Social Distortion at the Stone Pony

Filed under: Friends & Family,Live Music — doktorjohn May 16, 2011 @ 12:17 am

Saturday May 14 saw the Social Distortion tour land at NJ’s historic Stone Pony Summerstage in support of their latest album, Hard Times and Nursery Rhymes. (Scroll down to see the review of the album or click on the link at right: “Recorded Music,” under “Reviews”) There were two opening bands, the first less noteworthy, and the second, a Celtic-style country band with a virtuoso fiddler, was more fun to listen to, although we never learned their name.
A slight drizzle passed through and night fell. Around 8:30 PM Social Distortion blew onto the stage with Mike Ness sporting a fedora complete with a feather in the hatband and wearing a long, black raincoat. The raincoat came off revealing retro-style suspenders over a white shirt and dark pants. They were immediately into a charged-up version of the instrumental “Road Zombie,” opening track off Hard Times and Nursery Rhymes, then went straight into “So Far Away,” off the 1990 eponymous album, Social Distortion.

Ness’s recurring theme is self-recrimination, so well propounded in the next three pieces, “King of Fools,” “Bad Luck” and “Mommy’s Little Monster.”

He then announced and the band performed a 1982 obscurity, whose title we never caught before launching into the favorite radio hit “Machine Gun Blues” from the new album. This was followed by what may be the best known and loved of all their oeuvre, “Ball and Chain” which charged the crowd both musically and emotionally.

Mike Ness took time to warm to his audience with some affectionate patter, then launched into “Don’t Drag Me Down” from White Light White Heat and the slow-dance ballad “Bakersfield.” Something at that point made Ness observe how crazy-looking certain members of the crowd appeared to be as a segue into “Gimme the Sweet and Lowdown.”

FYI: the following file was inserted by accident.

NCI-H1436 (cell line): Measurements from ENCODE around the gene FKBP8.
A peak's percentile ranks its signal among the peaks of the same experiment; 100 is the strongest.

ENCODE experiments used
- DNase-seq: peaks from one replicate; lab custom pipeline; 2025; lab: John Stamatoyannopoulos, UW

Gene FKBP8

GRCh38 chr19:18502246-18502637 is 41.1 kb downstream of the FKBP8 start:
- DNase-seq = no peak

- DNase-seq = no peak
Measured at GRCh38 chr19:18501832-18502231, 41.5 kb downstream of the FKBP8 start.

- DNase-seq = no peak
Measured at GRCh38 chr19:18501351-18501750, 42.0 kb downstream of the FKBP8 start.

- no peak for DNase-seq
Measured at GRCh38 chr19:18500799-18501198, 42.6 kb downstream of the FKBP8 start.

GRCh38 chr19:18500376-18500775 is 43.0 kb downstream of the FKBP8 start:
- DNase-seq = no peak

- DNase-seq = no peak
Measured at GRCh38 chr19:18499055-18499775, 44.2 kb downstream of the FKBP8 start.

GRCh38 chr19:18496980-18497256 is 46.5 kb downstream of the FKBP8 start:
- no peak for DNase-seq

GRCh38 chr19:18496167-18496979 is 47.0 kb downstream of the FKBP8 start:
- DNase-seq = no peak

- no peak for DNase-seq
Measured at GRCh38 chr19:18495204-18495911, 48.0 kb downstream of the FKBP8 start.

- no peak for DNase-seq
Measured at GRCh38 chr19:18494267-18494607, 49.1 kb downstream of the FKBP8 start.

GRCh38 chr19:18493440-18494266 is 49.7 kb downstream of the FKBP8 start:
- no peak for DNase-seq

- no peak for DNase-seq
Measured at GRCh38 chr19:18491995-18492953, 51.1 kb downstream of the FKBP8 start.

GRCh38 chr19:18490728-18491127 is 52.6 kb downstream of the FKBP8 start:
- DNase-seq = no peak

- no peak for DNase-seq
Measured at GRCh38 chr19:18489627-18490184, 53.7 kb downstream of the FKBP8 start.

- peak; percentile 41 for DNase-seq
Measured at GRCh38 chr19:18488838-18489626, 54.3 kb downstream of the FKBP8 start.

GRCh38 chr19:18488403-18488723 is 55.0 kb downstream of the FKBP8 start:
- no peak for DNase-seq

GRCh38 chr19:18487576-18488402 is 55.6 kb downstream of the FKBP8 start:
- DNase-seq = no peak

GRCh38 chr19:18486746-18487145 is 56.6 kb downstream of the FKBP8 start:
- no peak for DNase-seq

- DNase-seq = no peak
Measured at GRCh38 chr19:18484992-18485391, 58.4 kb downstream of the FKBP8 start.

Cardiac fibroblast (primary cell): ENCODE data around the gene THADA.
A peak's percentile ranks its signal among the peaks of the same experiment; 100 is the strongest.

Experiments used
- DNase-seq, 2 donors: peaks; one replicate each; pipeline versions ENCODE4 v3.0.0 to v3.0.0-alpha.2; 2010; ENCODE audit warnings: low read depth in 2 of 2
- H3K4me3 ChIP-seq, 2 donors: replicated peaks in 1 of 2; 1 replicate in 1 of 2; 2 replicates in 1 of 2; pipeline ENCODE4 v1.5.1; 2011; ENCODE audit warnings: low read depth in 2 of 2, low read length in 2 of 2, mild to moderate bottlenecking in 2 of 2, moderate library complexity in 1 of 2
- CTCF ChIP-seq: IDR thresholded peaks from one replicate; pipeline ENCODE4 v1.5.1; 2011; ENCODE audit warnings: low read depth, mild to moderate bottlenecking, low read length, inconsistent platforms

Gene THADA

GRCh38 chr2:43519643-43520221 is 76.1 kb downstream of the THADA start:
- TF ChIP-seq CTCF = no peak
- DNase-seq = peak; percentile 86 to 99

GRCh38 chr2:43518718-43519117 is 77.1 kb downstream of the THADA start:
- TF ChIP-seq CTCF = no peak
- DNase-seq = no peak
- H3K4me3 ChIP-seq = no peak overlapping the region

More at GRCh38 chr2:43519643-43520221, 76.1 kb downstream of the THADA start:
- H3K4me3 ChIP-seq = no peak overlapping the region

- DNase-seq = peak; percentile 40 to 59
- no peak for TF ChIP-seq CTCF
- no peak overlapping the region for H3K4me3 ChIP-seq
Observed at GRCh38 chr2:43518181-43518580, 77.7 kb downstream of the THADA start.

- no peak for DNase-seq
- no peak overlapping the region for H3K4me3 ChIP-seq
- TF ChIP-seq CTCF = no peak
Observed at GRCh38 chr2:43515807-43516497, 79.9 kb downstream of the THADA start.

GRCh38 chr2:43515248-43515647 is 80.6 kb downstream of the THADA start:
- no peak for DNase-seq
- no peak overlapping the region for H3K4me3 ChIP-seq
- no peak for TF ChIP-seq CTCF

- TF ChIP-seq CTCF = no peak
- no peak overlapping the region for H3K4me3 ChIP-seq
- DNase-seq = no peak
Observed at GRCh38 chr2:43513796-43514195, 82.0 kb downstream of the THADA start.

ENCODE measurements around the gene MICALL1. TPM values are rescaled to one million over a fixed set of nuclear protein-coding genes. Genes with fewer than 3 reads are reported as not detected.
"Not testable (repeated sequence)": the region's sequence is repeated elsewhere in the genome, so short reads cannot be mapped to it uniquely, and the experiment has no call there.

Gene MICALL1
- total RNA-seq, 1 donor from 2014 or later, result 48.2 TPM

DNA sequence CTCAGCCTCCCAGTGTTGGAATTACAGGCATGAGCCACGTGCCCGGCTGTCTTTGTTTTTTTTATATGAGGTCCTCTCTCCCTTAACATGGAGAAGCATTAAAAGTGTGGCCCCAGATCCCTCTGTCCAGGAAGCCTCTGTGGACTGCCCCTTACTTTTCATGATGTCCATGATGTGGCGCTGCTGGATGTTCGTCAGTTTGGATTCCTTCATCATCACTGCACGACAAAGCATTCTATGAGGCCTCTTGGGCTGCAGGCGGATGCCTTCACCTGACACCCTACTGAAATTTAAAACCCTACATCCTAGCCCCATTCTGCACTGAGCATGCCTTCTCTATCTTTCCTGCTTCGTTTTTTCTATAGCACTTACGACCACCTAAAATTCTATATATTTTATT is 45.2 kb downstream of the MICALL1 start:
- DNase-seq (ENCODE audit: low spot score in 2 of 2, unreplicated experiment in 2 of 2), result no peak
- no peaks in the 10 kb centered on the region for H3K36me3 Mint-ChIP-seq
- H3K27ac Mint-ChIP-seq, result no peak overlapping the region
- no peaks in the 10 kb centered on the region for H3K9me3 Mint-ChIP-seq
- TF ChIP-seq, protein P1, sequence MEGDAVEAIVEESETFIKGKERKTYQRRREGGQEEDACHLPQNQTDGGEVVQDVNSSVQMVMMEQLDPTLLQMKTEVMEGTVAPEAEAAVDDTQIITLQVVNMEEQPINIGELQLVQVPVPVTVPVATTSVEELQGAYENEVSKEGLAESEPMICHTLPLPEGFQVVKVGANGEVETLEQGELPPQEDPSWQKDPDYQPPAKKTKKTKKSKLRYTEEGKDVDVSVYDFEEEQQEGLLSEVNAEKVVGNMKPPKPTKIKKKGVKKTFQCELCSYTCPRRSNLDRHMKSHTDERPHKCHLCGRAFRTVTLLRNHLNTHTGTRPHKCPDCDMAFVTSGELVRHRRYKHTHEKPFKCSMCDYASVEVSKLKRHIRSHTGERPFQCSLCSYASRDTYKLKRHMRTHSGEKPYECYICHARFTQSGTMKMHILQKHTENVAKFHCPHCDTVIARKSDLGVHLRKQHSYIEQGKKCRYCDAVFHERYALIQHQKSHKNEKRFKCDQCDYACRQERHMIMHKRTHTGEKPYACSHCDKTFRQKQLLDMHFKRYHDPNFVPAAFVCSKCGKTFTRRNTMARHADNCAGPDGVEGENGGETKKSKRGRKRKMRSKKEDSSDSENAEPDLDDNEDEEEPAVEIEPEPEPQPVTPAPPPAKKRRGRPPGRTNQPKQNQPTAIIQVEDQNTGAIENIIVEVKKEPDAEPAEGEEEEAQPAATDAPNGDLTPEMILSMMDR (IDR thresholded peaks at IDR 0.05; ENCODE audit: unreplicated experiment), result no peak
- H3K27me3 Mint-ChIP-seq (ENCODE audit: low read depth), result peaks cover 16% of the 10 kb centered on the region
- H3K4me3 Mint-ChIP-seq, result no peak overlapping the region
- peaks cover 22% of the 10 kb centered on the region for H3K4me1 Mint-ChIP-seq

Once again he picked up the negative self-image theme with “Down Here With the Rest of Us,” but sang a song of ambivalent redemption in “Reach for the Sky” off the 2004 Sex, Love and Rock’n’Roll.
Then it was back to songs of remorse with “Prison Bound.”

He stopped to talk and to cajole the audience with the back-handed compliment that their lives were every bit a messed up as his and that they were, as much as Ness himself, the subjects of his narratives, thus introducing the much beloved “Story of My Life.”With that, they thanked us and bid us good night signifying that the main performance.

Within a few minutes they stormed back out, Ness spoke a little about NJ and the East Coast sound, making reference to Bruce Springsteen, but there was no Springsteen cover. Instead, after summoning a pair of female back-up vocalists they proceeded into “California Hustle and Flow” and the execrable “Can’t Take It With You.” Neither Mike Ness solo nor Social D as a group are shy about paying tribute, which is exactly how they ended, namely with Merle Kilgore’s and June Carter’s anthemic “Ring of Fire,” made into an American musical classic by her husband, the great Johnny Cash. This left the crowd totally satisfied.


Filed under: Friends & Family,Live Music,Uncategorized — doktorjohn May 4, 2011 @ 4:53 pm